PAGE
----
A Queens family is devastated in the wake of a hit-and-run crash on Sunday that killed a woman and seriously inured her 9-year-old daughter. The woman's husband, Azaan Rasool, 46, was behind the wheel and waiting at a stop sign near 115th Avenue and 130th Street in South Ozone Park at approximately 5 p.m. when a driver speeding in a BMW SUV slammed into Rasool's car. "I tried my best to get away, but he clipped the back of it,” Rasool told the Daily News. "When I came out, I looked for them. I could not find them."

Rasool's wife, Zaalika, and young daughter Sara were both ejected from the vehicle through the Toyota's rear window. A witness to the deadly impact told CBS that Zaalika became pinned under the driver's side tire, while the girl was thrown between two nearby trees.

"The guy was coming so sudden at 100 miles per hour," Rasool told the News. "I tried to swerve to get away." The BMW's driver reportedly fled the scene on foot, with one witness telling the NY Post that he and his passenger, a 46-year-old male who was later taken to a hospital, both appeared drunk and were slurring their words.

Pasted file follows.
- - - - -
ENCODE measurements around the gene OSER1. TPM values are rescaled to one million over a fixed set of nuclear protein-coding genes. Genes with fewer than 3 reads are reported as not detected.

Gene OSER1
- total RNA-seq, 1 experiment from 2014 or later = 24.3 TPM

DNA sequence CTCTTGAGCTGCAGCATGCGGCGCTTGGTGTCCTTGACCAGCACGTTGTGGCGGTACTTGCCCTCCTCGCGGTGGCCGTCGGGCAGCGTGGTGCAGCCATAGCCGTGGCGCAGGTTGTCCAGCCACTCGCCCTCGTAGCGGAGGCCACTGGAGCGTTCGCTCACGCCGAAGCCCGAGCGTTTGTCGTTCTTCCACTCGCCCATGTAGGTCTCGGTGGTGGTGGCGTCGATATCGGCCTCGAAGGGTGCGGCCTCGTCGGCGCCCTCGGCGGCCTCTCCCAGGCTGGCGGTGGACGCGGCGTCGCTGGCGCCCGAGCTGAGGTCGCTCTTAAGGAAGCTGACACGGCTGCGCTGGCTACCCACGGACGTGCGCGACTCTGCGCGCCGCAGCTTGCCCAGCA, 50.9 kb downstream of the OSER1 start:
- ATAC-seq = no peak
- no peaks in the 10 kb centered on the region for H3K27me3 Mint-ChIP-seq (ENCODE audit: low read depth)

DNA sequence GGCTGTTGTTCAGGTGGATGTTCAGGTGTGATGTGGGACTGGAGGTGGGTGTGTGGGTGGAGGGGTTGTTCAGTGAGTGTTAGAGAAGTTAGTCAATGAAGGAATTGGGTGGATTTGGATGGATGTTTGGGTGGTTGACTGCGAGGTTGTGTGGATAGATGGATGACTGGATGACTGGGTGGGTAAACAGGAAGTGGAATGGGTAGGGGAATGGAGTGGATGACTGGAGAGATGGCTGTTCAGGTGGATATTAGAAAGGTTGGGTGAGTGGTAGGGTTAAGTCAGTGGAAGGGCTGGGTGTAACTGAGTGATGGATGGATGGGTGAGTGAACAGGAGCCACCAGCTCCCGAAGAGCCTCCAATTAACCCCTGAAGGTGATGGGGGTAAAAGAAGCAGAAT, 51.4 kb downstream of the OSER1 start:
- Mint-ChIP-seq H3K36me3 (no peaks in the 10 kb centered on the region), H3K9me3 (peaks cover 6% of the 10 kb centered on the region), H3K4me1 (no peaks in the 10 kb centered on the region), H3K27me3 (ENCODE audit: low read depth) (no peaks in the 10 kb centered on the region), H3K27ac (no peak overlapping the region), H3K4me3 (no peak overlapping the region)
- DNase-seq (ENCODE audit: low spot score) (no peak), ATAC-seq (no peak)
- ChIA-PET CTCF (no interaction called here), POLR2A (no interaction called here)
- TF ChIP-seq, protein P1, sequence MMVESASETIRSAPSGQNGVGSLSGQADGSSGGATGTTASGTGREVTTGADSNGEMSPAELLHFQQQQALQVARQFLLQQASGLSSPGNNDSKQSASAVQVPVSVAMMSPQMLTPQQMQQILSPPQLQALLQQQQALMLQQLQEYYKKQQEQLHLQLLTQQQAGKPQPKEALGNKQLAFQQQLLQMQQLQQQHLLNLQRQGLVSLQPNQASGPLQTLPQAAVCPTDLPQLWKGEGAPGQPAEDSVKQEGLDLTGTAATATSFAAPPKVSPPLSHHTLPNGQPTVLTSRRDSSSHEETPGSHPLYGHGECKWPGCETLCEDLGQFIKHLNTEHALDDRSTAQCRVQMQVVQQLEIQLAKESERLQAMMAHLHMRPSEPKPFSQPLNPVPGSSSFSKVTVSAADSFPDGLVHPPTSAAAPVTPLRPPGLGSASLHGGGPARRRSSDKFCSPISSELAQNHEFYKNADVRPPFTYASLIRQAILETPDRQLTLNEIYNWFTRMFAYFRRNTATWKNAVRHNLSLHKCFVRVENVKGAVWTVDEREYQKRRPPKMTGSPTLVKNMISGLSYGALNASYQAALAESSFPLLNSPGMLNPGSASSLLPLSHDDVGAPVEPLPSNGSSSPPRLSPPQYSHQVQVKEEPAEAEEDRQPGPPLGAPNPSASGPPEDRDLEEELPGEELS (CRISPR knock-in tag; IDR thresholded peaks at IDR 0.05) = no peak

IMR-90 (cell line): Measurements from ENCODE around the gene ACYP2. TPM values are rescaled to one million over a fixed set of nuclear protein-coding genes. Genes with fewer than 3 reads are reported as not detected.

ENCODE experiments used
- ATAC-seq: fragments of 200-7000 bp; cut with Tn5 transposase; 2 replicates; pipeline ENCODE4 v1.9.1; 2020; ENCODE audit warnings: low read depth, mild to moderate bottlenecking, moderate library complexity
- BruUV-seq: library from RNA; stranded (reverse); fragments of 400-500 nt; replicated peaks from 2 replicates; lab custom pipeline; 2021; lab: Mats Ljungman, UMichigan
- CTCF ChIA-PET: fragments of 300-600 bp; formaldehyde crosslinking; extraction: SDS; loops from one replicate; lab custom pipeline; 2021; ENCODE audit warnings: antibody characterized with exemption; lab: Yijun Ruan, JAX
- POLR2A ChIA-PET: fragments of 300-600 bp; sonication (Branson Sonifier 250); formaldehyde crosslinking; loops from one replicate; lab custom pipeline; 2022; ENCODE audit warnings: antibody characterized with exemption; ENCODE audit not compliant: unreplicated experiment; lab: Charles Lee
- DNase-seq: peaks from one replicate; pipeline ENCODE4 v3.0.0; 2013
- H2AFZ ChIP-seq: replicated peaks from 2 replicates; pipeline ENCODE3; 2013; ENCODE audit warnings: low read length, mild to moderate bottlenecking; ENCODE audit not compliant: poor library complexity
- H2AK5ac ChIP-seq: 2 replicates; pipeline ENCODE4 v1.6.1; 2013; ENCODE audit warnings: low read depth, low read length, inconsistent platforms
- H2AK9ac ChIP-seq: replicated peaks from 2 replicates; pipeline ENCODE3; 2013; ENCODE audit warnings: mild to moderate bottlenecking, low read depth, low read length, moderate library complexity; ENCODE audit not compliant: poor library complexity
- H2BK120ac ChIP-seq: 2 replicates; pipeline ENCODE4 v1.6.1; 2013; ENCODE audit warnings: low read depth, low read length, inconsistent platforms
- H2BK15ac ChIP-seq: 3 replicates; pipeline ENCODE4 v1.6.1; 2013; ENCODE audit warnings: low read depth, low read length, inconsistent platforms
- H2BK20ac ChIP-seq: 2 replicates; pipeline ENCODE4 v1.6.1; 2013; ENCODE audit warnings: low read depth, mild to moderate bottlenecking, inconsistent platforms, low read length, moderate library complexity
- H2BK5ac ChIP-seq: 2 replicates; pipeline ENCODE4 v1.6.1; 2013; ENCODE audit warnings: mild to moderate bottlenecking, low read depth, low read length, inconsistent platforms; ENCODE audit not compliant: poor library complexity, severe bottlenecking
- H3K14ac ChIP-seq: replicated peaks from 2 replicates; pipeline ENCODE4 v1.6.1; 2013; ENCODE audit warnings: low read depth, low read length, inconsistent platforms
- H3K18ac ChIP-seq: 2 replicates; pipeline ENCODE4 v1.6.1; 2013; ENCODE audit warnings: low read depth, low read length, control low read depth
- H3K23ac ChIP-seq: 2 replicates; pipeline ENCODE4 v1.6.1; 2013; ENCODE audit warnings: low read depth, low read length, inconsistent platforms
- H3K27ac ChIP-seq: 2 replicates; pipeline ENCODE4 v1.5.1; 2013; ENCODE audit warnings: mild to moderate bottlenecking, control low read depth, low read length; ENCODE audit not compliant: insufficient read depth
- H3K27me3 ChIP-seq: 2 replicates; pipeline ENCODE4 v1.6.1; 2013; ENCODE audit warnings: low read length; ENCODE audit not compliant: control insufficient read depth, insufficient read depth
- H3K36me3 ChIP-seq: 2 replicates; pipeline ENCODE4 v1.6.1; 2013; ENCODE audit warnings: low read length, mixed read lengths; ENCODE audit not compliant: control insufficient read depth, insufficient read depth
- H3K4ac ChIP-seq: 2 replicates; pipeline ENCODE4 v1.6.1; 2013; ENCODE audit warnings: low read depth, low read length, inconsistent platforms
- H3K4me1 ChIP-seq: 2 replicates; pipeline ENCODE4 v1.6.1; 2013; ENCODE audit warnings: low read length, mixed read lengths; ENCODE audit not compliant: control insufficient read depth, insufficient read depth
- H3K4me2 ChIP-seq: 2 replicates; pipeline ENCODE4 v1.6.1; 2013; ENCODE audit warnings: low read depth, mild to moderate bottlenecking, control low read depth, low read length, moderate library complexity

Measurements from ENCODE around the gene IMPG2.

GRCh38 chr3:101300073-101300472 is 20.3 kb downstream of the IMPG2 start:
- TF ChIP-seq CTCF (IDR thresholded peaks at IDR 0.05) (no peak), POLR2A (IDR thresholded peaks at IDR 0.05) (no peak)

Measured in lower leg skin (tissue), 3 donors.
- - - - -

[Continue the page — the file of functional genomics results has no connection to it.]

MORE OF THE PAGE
Rasool and his family spoke to reporters while visiting the injured girl in the hospital yesterday, telling them that they haven't yet found the strength to tell her that her mother is dead.

"[Sara] is asking for her mother, and we can't tell her," Rasool's cousin, Tariq Lallmohamed, told the Post.

"She asked me what happened. I didn't answer her. She needs to recover first," Rasool added. The tabloid notes that yesterday Sara remained in critical condition and was recovering from injuries including broken bones and bruising.

The driver who sped through the stop sign and struck the Rasool family has yet to be apprehended, and an investigation is ongoing, an NYPD spokesperson confirmed.

"Im still in shock," Rasool said at the hospital Monday. "I saw her on the ground right there in front of me... I saw my wife first, and I knew she was dead, and then I looked for my daughter who was 6 or 7 feet away from the car. I started screaming, 'Help! Call 911!'"